Peter Segal Discusses His Now-Defunct Billy Batson and the Legend of Shazam

One of the earliest big screen comic book adaptations, “The Adventures of Captain Marvel” was released in 1941 as part of a serialized adventure based on the Fawcett Comics publication. Unfortunately, it would also be the very last time Billy Batson and his super-powered alter-ego would grace the silver screen.

“The thing is, Shazam has always lived this tortured life going against Superman,” director Peter Segal today tells as part of a new interview in which the Grudge Match helmer discusses his now-defunct plans for an adaptation that was set to be titled Billy Batson and the Legend of Shazam. “This dates back to the 1930s. Because Captain Marvel had similar powers to Superman, the DC folks back then sued what was the most popular comic book on the stands at that time. Years later, they bought it and it became a DC property but, as long as Superman stays hot in the market place, there seems like a little bit of a crossover between the two characters. After Bryan Singer’s ‘Superman Returns,’ it seemed like there was a moment in time where Shazam was going to see the light of day. That’s when you heard those stories. Now that Superman is being invigorated and going up against Batman, I think it’s difficult for DC to figure out how to launch this character in the wake of Superman’s resurgence.”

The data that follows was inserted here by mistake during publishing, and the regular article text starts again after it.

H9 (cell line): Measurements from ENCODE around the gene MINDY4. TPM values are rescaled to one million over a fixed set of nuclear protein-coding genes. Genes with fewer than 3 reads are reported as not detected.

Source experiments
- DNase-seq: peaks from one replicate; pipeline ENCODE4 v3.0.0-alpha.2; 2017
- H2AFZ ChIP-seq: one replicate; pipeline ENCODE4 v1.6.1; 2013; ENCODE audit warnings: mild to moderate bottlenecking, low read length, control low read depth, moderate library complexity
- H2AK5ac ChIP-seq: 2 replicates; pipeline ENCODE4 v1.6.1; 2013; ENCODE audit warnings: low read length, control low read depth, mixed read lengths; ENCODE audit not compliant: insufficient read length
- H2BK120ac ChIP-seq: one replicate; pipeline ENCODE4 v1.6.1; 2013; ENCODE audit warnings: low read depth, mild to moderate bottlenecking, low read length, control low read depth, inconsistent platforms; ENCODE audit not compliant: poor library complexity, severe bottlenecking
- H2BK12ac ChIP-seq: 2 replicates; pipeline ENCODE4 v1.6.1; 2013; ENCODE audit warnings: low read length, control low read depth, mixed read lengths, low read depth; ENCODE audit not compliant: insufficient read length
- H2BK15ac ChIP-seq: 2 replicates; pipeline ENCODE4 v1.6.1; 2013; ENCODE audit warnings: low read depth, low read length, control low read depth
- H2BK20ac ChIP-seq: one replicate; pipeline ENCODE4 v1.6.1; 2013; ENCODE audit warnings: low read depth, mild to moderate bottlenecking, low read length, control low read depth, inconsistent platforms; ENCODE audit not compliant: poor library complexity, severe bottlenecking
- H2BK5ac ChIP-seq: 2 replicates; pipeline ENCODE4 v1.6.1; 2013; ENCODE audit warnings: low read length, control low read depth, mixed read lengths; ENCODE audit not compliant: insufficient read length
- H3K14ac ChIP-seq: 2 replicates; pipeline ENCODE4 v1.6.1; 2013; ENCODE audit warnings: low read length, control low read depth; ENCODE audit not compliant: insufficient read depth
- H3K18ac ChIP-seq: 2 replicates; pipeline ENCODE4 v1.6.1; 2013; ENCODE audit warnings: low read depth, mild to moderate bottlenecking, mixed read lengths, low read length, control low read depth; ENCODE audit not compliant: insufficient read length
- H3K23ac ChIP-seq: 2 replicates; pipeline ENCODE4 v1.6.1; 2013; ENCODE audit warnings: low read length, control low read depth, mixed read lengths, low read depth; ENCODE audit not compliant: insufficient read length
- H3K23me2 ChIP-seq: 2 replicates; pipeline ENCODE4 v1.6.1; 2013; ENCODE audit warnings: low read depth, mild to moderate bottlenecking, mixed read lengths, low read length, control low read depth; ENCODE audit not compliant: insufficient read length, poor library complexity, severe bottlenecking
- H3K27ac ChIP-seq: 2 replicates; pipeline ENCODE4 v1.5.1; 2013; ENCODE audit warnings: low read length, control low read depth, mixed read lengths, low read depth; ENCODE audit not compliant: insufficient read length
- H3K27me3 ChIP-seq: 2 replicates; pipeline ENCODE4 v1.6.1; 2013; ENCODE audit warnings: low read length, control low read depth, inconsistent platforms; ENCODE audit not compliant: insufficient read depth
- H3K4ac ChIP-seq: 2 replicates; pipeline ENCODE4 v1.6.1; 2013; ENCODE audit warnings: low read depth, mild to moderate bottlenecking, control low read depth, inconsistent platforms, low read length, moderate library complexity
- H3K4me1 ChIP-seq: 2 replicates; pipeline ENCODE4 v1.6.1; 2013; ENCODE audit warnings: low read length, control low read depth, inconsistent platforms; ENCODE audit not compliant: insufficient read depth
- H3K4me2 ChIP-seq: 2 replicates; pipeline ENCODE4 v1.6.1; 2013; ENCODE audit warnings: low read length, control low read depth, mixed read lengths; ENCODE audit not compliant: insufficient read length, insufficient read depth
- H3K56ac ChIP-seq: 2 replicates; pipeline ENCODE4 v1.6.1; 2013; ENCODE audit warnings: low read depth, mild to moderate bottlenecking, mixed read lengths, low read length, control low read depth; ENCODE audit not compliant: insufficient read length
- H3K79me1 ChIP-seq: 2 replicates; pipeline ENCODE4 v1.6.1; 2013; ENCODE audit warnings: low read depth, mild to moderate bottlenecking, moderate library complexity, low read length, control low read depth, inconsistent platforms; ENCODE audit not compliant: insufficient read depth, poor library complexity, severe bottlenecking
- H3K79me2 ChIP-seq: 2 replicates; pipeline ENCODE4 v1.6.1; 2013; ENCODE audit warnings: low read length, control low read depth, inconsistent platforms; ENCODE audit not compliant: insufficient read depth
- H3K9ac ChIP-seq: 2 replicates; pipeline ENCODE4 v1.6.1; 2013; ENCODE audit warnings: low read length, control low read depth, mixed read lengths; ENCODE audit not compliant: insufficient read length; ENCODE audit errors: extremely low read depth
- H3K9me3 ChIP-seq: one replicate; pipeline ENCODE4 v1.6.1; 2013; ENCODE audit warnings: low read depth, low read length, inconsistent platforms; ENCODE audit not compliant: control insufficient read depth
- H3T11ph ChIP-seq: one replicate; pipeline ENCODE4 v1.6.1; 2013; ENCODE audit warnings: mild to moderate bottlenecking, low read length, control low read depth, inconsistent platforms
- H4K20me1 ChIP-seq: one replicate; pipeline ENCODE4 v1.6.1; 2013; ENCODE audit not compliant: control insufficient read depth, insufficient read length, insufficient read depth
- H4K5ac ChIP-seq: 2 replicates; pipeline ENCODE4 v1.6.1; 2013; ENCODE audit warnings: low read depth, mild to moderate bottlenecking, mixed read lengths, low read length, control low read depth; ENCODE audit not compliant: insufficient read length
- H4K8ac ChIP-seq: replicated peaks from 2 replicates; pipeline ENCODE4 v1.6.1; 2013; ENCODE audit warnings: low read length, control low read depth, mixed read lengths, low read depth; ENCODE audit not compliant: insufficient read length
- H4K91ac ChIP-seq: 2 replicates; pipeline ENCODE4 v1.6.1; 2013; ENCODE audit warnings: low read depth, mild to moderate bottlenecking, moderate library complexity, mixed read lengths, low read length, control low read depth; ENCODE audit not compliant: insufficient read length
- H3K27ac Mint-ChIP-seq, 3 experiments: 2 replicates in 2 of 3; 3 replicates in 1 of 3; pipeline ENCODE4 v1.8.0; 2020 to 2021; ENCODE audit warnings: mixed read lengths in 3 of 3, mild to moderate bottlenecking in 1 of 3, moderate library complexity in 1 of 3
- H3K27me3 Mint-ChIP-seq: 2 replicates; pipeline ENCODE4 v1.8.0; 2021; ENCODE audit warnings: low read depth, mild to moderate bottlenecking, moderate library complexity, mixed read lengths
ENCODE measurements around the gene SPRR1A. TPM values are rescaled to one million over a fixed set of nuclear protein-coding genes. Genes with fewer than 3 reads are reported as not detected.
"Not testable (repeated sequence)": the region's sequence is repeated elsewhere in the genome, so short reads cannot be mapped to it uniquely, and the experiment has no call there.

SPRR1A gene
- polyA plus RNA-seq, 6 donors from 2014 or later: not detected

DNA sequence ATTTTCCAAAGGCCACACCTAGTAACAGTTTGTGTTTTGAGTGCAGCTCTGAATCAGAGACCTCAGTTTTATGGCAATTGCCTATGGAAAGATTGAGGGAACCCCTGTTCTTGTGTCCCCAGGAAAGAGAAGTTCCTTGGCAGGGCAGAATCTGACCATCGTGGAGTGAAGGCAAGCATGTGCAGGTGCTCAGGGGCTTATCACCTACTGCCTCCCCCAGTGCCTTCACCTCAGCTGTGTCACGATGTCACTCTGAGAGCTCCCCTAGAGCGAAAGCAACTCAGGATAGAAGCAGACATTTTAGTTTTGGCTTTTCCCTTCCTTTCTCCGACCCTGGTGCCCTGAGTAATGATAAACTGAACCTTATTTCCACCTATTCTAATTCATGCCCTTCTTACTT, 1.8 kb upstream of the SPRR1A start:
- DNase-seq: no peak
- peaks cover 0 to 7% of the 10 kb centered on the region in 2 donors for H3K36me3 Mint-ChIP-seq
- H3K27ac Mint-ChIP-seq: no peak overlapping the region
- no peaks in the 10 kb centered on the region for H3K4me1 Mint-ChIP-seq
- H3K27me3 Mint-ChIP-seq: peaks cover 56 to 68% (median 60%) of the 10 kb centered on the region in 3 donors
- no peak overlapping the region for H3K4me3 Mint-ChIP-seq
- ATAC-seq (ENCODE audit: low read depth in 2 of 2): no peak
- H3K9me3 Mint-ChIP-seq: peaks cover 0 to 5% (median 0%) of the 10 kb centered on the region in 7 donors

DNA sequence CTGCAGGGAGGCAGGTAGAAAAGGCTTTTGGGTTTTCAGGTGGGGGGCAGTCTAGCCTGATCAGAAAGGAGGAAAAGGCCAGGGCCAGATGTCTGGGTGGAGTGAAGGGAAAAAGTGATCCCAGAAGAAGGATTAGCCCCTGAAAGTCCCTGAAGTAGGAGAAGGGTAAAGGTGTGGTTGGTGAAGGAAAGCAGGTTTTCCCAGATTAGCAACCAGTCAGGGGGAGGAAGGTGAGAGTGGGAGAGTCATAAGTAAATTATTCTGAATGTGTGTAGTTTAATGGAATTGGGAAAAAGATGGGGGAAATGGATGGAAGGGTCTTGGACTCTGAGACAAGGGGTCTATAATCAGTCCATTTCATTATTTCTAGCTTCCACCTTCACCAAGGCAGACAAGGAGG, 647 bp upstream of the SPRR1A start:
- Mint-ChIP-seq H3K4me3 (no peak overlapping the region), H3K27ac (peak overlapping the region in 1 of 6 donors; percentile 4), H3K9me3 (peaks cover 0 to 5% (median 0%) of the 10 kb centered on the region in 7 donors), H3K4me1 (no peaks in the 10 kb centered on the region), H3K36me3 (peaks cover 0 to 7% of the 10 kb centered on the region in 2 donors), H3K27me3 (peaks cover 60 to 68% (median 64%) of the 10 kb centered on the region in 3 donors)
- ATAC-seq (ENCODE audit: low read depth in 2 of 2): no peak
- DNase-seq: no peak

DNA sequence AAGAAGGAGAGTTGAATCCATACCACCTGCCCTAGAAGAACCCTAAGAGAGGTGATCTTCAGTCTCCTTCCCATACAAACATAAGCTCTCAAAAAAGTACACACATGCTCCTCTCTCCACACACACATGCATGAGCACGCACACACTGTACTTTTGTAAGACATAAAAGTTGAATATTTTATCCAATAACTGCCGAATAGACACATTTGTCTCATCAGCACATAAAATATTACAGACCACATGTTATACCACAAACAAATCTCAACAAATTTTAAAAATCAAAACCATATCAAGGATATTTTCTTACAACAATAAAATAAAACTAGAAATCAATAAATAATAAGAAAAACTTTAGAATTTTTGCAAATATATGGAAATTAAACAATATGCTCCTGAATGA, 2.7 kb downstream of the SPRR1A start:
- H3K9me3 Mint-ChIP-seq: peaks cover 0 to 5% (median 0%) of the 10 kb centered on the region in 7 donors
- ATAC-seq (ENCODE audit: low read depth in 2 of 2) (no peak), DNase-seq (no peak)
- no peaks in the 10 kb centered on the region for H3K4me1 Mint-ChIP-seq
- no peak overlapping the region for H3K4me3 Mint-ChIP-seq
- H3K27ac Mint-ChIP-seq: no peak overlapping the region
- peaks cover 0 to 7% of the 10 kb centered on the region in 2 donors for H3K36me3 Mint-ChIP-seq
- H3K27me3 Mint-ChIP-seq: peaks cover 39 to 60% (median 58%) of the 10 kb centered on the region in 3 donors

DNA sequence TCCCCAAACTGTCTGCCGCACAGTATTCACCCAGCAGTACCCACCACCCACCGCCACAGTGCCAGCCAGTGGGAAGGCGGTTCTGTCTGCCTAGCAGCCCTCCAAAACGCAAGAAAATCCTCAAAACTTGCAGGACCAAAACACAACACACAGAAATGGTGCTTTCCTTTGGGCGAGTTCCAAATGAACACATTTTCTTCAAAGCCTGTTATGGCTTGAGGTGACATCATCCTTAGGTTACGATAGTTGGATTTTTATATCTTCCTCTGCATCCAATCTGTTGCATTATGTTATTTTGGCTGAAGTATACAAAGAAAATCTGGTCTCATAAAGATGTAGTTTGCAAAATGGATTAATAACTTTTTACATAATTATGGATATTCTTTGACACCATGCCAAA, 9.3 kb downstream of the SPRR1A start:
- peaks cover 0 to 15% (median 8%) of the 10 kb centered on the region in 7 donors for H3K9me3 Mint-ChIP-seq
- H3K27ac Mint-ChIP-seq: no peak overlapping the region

One might assume that, given Segal’s previous work with comedies, that his plans for Earth’s mightiest mortal might take on a more kid-friendly approach.

“It wasn’t,” Segal says. “I was working with Geoff Johns. At its core, it’s a lot like Superman. There’s this boy trapped inside of a superhero’s body. He’s still a boy inside, so there’s this opportunity to play a lot of humor with the action. Originally, Stan Lee brought me ‘Fantastic Four’ a number of years for that very reason. I always have the question when people bring me superhero properties, ‘Why me?’ With Stan, he said, ‘It’s because there’s a sense of humor within all Marvel characters.’ These characters are flawed and, within those flaws, there is humor. When Toby Emmerich came to me with Shazam, it was because of those same reasons. To draw from that humor and to mix it with great action and pathos. I’ve always loved Shazam, but I don’t know if it’s going to see the light of day anytime soon.”

Do you think a Captain Marvel / Shazam film would work in the midst of projects like Batman vs. Superman? Sound off with your thoughts below!